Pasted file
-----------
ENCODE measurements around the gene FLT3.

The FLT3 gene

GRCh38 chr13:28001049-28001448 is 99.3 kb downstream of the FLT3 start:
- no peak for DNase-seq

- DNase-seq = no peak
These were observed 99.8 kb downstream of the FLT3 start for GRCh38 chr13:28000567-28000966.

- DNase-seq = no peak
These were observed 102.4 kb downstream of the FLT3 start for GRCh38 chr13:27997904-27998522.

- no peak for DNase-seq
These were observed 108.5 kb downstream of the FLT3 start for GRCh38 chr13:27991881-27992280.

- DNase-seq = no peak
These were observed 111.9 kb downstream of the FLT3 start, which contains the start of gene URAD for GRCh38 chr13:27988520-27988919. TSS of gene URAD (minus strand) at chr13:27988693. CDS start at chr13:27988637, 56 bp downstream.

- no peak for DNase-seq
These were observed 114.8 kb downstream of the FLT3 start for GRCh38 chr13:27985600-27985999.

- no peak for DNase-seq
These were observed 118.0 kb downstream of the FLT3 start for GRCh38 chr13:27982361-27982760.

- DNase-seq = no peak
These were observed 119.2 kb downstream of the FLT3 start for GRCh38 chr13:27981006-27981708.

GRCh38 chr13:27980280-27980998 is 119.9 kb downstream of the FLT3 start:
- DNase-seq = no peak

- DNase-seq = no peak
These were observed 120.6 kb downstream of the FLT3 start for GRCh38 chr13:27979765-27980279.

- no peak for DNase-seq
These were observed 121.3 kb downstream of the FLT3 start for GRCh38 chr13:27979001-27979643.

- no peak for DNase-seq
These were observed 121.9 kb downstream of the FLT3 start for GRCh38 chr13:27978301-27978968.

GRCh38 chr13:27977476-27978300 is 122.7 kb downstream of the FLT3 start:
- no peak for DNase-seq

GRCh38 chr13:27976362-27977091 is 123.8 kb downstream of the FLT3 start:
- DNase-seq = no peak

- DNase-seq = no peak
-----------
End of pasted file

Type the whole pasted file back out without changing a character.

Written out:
ENCODE measurements around the gene FLT3.

The FLT3 gene

GRCh38 chr13:28001049-28001448 is 99.3 kb downstream of the FLT3 start:
- no peak for DNase-seq

- DNase-seq = no peak
These were observed 99.8 kb downstream of the FLT3 start for GRCh38 chr13:28000567-28000966.

- DNase-seq = no peak
These were observed 102.4 kb downstream of the FLT3 start for GRCh38 chr13:27997904-27998522.

- no peak for DNase-seq
These were observed 108.5 kb downstream of the FLT3 start for GRCh38 chr13:27991881-27992280.

- DNase-seq = no peak
These were observed 111.9 kb downstream of the FLT3 start, which contains the start of gene URAD for GRCh38 chr13:27988520-27988919. TSS of gene URAD (minus strand) at chr13:27988693. CDS start at chr13:27988637, 56 bp downstream.

- no peak for DNase-seq
These were observed 114.8 kb downstream of the FLT3 start for GRCh38 chr13:27985600-27985999.

- no peak for DNase-seq
These were observed 118.0 kb downstream of the FLT3 start for GRCh38 chr13:27982361-27982760.

- DNase-seq = no peak
These were observed 119.2 kb downstream of the FLT3 start for GRCh38 chr13:27981006-27981708.

GRCh38 chr13:27980280-27980998 is 119.9 kb downstream of the FLT3 start:
- DNase-seq = no peak

- DNase-seq = no peak
These were observed 120.6 kb downstream of the FLT3 start for GRCh38 chr13:27979765-27980279.

- no peak for DNase-seq
These were observed 121.3 kb downstream of the FLT3 start for GRCh38 chr13:27979001-27979643.

- no peak for DNase-seq
These were observed 121.9 kb downstream of the FLT3 start for GRCh38 chr13:27978301-27978968.

GRCh38 chr13:27977476-27978300 is 122.7 kb downstream of the FLT3 start:
- no peak for DNase-seq

GRCh38 chr13:27976362-27977091 is 123.8 kb downstream of the FLT3 start:
- DNase-seq = no peak

- DNase-seq = no peak